Of course, in practice, all companies invariably utilise both macro-economic research and individual stock research to some extent, and this can determine relative weightings of different credits as well as sectors. Akioka for example, says of Payden & Rygel’s approach, “now we are currently optimistic that the economy won’t fall off the cliff so we can take more credit risk, we are taking more single Bs rather than BB. This leads us to look at industries differently; we can look at those that issue more primarily single B. At some point, we get into bottom up, stock picking by our analysts”.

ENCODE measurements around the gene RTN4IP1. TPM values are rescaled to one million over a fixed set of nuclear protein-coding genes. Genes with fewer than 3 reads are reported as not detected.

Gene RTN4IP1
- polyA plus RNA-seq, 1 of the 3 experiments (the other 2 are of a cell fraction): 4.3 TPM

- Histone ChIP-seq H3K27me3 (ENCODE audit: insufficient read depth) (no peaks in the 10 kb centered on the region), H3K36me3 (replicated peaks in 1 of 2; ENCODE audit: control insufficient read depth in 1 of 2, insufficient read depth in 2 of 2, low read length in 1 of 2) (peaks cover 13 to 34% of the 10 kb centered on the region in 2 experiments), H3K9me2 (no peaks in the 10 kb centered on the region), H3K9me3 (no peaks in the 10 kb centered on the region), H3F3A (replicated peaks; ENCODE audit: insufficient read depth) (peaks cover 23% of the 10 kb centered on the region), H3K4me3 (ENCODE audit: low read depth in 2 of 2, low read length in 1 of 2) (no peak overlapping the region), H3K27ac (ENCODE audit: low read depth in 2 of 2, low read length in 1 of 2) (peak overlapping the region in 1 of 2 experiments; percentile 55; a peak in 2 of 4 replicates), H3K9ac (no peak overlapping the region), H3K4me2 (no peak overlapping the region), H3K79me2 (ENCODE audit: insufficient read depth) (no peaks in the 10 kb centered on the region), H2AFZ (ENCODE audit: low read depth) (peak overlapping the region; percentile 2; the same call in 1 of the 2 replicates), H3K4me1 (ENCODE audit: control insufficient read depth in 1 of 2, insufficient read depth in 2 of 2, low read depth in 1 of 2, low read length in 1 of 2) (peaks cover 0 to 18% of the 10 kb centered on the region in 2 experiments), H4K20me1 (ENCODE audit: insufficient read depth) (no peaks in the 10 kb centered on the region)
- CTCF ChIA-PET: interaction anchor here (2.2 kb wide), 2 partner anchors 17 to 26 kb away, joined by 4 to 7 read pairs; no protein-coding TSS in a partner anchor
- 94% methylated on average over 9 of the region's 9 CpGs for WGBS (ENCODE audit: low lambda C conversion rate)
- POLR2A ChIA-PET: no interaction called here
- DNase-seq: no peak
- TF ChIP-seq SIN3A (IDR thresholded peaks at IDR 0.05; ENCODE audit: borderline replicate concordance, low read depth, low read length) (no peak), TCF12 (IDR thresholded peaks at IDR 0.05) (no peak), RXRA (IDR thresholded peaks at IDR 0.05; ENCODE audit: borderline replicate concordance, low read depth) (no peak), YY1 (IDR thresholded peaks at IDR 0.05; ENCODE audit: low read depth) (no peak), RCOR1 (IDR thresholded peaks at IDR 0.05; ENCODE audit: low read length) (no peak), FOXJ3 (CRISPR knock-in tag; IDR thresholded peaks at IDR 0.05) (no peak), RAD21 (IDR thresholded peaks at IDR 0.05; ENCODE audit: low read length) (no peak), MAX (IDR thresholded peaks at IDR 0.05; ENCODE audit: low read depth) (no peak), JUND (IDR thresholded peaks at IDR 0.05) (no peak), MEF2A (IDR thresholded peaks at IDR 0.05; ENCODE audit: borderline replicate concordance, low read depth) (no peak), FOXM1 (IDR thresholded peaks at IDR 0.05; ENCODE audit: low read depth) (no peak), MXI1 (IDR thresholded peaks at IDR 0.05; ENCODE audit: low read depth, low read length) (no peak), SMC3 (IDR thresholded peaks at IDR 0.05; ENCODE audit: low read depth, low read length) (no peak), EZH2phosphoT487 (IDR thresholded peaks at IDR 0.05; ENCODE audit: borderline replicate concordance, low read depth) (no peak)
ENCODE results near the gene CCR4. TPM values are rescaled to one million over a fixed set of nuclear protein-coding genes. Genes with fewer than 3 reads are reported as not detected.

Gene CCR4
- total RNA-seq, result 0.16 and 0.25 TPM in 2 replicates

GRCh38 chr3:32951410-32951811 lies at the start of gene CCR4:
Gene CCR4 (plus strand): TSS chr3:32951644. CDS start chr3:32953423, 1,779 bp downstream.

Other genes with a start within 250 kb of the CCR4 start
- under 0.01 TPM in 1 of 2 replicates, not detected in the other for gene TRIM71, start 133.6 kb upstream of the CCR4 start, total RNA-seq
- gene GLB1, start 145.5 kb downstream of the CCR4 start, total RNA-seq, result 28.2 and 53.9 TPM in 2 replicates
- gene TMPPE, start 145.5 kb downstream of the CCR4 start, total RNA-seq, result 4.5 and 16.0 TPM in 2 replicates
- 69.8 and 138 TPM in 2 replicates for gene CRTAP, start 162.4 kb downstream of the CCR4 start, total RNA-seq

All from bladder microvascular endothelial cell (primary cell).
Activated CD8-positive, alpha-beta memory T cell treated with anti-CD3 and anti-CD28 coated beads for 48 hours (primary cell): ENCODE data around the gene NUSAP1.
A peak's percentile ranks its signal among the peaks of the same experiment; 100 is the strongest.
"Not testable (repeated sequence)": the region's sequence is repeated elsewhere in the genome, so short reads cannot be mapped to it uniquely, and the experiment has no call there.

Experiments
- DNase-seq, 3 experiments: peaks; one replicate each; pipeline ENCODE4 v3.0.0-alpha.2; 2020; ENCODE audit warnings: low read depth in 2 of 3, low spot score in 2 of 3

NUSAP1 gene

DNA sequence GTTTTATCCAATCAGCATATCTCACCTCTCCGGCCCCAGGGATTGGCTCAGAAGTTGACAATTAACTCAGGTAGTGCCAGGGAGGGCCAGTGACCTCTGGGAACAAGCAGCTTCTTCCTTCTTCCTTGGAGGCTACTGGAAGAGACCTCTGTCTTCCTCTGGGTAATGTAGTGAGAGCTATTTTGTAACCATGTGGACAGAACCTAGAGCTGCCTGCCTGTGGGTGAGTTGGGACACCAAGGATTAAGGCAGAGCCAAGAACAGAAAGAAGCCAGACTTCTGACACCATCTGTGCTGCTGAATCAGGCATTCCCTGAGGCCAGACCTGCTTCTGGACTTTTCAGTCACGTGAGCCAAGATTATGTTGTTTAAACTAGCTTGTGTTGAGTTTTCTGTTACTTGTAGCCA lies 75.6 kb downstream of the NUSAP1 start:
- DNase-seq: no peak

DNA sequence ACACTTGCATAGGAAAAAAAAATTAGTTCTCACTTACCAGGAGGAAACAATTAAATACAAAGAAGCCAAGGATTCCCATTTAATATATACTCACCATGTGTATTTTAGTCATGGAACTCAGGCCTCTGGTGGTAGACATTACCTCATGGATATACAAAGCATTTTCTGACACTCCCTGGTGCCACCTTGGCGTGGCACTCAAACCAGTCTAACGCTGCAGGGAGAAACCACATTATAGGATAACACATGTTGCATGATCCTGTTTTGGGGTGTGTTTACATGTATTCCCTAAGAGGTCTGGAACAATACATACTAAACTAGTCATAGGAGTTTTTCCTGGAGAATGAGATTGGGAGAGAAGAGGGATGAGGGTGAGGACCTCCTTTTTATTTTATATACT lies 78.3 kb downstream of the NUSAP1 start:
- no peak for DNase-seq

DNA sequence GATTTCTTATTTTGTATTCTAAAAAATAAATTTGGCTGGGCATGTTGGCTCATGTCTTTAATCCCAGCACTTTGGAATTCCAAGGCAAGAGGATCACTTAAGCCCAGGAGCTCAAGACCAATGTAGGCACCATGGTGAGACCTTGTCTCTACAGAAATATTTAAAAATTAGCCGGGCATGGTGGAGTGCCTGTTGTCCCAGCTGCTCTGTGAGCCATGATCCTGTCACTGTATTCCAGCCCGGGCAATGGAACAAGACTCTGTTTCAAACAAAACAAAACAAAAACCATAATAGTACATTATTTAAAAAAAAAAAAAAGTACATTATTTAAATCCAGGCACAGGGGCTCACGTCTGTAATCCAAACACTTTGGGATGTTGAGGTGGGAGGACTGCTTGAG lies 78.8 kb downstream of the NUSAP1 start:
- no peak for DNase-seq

The outstanding firms are clearly those who are not only able to produce good research but also able to translate it into specific recommendations for their portfolios. Multi-asset firms try and capitalise on their equity research capabilities whilst specialist bond houses would argue as Pimco’s Mead does that “to leverage off equity research is difficult and only doable if you undertake equity research through cashflow modelling”. More significantly for future corporate bond mandates, particularly for those European investors willing to give much less restrictive mandates, will be the ability to select the best priced names throughout the world and bring them into the portfolio. This inevitably means having a strong capability in the US corporate sector coupled with derivative expertise to hedge out currency and interest rate mismatches. Those European houses who have not as yet built up their multi-currency and derivative capabilities may find themselves losing out to the US houses that have.